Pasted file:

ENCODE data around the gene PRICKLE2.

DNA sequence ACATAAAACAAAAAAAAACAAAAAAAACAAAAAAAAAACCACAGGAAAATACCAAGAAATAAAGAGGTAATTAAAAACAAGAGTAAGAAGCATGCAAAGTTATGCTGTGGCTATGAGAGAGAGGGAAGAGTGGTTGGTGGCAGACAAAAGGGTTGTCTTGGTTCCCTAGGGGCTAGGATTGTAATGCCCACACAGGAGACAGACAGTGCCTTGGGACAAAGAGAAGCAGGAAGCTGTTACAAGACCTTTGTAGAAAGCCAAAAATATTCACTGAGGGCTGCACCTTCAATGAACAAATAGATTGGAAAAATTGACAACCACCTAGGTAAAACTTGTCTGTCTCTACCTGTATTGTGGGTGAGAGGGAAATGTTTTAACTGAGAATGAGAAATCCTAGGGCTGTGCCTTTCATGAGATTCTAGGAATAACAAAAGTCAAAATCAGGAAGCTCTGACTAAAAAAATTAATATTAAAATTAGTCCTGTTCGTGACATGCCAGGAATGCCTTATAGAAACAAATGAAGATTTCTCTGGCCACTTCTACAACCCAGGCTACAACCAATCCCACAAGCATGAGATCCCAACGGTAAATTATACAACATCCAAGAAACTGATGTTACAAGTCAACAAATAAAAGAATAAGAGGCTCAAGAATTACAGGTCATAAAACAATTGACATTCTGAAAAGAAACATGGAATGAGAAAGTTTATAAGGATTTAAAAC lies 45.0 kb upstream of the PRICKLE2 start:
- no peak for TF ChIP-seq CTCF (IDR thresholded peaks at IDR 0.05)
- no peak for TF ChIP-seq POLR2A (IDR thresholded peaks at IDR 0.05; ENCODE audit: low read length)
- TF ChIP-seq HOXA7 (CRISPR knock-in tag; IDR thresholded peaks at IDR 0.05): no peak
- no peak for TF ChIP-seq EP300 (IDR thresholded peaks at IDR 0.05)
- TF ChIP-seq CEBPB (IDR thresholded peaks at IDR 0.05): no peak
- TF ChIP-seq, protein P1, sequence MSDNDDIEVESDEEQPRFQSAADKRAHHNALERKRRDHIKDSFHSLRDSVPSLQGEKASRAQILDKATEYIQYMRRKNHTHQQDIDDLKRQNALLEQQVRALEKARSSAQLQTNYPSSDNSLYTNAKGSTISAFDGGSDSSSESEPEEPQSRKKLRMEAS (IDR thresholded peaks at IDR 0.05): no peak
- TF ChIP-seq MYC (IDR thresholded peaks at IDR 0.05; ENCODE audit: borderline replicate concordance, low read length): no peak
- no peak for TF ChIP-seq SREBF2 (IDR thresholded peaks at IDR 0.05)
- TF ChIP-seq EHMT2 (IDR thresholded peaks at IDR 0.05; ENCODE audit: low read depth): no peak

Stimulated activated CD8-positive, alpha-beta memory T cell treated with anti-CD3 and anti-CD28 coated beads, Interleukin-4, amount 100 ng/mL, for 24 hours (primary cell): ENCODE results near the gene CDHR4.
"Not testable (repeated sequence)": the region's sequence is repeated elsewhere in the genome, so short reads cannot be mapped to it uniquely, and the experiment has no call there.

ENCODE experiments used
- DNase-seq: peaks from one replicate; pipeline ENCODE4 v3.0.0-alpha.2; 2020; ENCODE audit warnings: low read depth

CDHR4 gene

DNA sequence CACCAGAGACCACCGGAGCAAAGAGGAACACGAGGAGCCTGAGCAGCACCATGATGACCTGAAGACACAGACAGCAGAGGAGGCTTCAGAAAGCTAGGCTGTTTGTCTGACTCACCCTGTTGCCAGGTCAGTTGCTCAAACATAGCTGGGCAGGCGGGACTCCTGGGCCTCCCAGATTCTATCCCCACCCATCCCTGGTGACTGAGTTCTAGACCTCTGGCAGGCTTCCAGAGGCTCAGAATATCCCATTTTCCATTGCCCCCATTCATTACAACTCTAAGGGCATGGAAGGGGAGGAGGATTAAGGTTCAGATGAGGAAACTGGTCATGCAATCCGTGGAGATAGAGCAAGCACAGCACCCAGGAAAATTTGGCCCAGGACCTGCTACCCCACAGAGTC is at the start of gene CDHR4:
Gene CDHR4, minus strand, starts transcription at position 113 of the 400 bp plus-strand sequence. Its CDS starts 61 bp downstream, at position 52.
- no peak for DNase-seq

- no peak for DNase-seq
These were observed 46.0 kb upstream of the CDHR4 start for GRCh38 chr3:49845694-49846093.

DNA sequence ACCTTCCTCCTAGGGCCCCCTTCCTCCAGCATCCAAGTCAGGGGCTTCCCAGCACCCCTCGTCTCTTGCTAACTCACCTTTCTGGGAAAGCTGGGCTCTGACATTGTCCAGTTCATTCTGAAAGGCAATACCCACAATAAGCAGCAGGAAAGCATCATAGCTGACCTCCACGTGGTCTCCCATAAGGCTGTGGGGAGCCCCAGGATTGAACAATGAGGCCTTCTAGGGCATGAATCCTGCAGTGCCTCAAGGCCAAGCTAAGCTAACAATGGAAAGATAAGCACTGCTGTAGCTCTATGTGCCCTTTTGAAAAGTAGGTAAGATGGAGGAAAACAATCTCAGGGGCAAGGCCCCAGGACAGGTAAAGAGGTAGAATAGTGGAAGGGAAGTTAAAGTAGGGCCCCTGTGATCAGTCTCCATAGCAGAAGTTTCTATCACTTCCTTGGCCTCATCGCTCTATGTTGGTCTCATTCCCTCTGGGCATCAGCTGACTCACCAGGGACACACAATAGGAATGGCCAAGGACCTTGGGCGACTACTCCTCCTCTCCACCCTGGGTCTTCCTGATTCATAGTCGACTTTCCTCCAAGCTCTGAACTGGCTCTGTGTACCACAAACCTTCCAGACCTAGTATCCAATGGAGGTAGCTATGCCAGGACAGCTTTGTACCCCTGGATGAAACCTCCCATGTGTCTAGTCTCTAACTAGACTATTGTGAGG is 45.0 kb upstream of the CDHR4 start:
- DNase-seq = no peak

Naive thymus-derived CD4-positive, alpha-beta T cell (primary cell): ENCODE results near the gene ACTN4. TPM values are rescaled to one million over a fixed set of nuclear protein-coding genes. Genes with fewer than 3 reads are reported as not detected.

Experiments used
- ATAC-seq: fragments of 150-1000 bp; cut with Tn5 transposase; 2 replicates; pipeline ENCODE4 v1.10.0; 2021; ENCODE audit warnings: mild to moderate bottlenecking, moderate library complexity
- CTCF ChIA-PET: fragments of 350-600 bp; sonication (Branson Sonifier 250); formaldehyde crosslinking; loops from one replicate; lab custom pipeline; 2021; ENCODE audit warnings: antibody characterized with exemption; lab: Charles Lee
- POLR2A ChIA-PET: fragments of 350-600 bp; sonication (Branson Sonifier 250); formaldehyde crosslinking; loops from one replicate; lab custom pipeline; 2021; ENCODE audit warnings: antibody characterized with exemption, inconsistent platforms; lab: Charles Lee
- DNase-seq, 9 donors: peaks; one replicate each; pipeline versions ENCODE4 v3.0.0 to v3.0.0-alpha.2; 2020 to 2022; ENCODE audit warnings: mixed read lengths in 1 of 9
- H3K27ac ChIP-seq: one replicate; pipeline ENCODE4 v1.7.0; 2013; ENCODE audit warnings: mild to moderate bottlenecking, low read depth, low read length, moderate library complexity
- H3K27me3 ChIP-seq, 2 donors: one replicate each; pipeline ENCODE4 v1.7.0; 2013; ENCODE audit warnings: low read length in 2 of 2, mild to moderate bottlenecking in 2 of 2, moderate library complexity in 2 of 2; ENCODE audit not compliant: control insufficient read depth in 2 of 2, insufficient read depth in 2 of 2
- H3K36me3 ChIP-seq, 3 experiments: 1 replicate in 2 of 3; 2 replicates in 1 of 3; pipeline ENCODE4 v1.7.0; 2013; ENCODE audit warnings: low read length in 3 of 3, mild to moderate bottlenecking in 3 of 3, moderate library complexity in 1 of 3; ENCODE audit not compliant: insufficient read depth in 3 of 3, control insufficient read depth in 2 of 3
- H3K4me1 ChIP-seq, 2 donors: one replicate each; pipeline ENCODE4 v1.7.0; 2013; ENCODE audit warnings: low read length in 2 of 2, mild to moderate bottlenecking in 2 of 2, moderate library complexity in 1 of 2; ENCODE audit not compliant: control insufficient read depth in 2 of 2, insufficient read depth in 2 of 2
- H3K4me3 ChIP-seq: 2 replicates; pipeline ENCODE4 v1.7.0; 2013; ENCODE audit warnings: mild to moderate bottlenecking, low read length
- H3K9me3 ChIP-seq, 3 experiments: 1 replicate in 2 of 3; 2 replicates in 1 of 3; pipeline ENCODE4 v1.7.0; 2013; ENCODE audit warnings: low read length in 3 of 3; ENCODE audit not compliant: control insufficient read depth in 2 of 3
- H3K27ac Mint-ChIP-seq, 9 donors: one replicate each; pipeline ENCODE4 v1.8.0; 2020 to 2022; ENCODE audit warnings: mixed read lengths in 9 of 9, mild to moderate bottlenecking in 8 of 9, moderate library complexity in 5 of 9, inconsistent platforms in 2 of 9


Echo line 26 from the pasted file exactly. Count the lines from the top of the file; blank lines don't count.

- ATAC-seq: fragments of 150-1000 bp; cut with Tn5 transposase; 2 replicates; pipeline ENCODE4 v1.10.0; 2021; ENCODE audit warnings: mild to moderate bottlenecking, moderate library complexity